A Reversal of Fortune, But…
The regime of President Bashar al-Assad, which sixteen months ago appeared to be teetering on the edge of collapse, now has ambitions to consolidate control over all of western Syria’s population centers. Putin has accomplished the neat trick of simultaneously improving relations with Israel, Saudi Arabia, Turkey, and Iran while plunging a dagger into the heart of liberal interventionist notions of “regime change” and “responsibility to protect.” Making the United States look like a pitiful and helpless giant has been the icing on the cake.
It is certainly true that Putin has played a limited hand remarkably well. But a bit of perspective is in order: the threat of Russia supplanting the United States as the dominant outside power in the Middle East has been overblown.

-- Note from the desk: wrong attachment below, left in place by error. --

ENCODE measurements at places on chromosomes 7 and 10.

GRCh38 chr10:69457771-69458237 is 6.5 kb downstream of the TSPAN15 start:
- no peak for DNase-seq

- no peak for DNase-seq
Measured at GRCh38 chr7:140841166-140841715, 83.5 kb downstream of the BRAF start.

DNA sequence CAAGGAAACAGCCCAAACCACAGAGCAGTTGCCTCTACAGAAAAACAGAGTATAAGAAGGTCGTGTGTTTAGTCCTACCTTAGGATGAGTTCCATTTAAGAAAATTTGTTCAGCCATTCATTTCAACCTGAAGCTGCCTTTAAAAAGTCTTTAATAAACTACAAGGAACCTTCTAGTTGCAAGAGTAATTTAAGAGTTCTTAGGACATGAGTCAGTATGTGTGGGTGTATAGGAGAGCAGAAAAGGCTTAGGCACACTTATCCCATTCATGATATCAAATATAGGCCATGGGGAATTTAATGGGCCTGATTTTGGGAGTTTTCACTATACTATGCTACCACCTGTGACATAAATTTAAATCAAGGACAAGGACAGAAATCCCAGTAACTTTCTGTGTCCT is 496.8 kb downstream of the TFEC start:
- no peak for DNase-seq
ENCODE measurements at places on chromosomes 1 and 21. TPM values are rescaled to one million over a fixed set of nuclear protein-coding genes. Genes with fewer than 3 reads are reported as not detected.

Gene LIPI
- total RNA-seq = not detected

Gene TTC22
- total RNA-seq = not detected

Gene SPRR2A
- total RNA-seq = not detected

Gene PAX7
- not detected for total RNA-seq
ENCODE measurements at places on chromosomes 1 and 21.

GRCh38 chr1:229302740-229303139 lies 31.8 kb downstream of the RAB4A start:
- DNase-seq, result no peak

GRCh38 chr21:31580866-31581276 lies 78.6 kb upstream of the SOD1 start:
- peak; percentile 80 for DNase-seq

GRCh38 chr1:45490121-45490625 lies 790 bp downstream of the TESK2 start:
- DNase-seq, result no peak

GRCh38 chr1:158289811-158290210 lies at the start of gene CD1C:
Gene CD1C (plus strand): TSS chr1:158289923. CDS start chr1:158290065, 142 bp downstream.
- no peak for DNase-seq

First, Russia’s cruel successes in Syria stem in part from the limited scope of its ambitions in the region and recognition of the limits on Russian influence outside Syria. Moscow is eager to sell weapons and it will act opportunistically to expand its influence, but it does not want to take ownership of the region’s problems, make new security commitments, or assume American regional security responsibilities. In the Russian hierarchy of regional priorities, the Middle East ranks below its western and southern “near abroad” and the Asia-Pacific region.